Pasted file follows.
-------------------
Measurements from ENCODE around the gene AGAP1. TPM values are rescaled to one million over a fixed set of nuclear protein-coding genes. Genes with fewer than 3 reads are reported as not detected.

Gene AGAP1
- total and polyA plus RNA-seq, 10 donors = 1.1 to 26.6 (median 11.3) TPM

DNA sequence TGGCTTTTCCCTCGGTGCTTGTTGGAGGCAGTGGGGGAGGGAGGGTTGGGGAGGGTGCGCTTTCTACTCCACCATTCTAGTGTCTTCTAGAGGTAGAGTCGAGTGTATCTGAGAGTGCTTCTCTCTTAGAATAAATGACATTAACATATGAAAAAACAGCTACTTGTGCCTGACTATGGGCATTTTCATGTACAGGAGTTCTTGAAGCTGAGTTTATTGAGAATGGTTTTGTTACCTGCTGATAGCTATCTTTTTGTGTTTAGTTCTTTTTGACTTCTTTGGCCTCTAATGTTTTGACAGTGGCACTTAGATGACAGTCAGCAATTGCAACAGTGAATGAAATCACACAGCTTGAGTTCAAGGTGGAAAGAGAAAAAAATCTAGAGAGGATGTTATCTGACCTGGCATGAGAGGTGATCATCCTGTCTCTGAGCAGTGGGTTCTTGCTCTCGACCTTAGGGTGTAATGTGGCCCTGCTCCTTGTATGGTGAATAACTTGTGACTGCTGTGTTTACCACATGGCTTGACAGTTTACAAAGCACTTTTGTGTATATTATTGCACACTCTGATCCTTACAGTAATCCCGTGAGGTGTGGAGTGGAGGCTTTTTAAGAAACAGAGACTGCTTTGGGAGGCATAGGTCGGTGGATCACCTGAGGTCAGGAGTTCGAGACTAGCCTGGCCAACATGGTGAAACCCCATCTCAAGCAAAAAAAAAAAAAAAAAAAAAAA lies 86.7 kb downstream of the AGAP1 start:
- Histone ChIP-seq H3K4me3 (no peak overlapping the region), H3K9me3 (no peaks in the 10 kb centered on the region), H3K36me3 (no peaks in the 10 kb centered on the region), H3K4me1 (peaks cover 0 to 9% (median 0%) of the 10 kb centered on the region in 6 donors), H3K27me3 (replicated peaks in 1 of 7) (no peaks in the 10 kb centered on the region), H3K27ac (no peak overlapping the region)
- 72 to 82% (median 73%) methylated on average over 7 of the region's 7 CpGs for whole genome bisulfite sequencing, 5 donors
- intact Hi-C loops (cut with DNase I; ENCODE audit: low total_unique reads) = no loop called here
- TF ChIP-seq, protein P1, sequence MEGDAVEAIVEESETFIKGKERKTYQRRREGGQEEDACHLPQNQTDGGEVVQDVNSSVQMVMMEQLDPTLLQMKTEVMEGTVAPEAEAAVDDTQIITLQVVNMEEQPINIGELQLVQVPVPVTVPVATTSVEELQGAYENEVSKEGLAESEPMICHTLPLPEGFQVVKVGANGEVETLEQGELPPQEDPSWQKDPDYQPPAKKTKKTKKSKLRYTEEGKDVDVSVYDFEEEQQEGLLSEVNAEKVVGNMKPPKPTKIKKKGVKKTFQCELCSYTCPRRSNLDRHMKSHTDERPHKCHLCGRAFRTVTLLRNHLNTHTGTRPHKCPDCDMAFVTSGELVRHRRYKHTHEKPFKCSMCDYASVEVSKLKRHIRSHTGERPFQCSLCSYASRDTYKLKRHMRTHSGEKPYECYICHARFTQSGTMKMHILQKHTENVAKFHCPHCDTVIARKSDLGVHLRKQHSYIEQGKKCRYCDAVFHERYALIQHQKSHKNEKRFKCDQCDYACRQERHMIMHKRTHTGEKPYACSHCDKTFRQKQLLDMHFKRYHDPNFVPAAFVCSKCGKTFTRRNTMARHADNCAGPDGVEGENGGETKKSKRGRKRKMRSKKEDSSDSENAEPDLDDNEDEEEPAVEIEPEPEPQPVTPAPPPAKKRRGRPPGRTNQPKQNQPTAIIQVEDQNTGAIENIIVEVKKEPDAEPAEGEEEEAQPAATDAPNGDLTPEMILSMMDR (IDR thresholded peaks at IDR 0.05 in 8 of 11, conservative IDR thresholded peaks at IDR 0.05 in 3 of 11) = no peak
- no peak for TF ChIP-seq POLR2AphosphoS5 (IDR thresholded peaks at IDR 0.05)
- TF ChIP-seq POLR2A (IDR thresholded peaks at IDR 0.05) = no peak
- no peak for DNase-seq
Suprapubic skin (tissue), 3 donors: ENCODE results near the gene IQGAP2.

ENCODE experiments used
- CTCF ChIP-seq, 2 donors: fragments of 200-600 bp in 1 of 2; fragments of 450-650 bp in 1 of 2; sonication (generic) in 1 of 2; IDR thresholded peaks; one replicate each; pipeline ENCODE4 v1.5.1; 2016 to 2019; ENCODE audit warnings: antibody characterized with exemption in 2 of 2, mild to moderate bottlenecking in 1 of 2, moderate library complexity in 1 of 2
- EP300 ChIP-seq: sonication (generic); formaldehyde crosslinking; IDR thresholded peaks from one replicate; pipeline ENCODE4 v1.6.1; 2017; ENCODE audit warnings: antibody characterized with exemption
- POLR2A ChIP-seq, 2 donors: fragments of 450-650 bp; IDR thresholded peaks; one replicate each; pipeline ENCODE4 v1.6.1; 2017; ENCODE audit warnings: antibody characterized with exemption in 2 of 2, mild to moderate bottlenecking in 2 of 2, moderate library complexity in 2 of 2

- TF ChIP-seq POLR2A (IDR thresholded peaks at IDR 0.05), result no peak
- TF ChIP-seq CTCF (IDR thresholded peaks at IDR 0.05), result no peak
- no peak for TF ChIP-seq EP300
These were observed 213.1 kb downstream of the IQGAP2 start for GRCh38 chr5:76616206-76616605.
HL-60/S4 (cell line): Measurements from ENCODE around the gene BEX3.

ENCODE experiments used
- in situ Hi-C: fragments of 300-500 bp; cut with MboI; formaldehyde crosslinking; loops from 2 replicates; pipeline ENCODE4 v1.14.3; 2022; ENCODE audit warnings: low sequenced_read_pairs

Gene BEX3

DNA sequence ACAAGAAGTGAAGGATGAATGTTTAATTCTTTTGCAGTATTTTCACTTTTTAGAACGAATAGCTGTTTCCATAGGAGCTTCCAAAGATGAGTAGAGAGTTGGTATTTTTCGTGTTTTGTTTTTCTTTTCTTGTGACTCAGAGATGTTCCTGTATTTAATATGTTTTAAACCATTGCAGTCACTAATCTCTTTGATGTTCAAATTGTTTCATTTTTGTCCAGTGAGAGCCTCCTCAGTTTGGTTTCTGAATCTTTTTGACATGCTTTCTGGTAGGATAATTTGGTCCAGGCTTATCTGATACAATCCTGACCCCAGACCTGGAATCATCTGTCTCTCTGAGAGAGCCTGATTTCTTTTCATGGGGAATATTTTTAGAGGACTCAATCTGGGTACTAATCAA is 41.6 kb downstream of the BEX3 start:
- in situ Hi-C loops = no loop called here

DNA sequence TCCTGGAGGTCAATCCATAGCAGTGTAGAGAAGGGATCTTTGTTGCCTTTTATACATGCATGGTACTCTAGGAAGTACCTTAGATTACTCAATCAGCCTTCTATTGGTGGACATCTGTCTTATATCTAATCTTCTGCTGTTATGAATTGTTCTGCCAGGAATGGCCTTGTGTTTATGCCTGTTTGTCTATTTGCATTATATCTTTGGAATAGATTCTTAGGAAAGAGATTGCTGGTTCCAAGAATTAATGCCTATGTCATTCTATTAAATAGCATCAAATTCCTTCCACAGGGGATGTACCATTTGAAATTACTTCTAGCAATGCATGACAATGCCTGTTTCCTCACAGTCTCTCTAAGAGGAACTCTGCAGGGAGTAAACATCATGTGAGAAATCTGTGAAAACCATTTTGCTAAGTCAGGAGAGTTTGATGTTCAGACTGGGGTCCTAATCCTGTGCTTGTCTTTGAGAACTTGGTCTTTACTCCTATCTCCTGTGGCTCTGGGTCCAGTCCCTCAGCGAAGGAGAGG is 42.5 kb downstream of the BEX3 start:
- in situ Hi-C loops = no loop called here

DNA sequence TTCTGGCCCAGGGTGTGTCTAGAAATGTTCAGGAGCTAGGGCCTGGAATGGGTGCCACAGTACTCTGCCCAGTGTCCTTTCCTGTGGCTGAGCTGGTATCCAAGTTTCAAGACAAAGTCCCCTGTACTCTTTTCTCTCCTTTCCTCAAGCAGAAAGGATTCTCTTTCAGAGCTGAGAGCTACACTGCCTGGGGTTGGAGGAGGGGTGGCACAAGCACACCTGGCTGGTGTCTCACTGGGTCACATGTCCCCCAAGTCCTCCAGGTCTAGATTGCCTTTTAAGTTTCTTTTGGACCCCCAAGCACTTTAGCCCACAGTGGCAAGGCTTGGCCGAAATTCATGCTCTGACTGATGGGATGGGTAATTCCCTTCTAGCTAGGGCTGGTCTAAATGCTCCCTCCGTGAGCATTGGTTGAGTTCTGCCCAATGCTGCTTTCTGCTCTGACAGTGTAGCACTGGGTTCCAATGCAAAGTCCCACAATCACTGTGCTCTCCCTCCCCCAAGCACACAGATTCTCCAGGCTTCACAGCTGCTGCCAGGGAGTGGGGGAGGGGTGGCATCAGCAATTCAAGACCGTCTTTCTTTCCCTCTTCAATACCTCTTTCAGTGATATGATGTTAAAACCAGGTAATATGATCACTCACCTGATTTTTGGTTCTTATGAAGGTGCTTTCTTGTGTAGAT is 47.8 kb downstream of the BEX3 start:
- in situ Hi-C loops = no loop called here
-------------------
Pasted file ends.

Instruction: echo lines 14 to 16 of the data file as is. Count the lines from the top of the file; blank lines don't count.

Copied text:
- CTCF ChIP-seq, 2 donors: fragments of 200-600 bp in 1 of 2; fragments of 450-650 bp in 1 of 2; sonication (generic) in 1 of 2; IDR thresholded peaks; one replicate each; pipeline ENCODE4 v1.5.1; 2016 to 2019; ENCODE audit warnings: antibody characterized with exemption in 2 of 2, mild to moderate bottlenecking in 1 of 2, moderate library complexity in 1 of 2
- EP300 ChIP-seq: sonication (generic); formaldehyde crosslinking; IDR thresholded peaks from one replicate; pipeline ENCODE4 v1.6.1; 2017; ENCODE audit warnings: antibody characterized with exemption
- POLR2A ChIP-seq, 2 donors: fragments of 450-650 bp; IDR thresholded peaks; one replicate each; pipeline ENCODE4 v1.6.1; 2017; ENCODE audit warnings: antibody characterized with exemption in 2 of 2, mild to moderate bottlenecking in 2 of 2, moderate library complexity in 2 of 2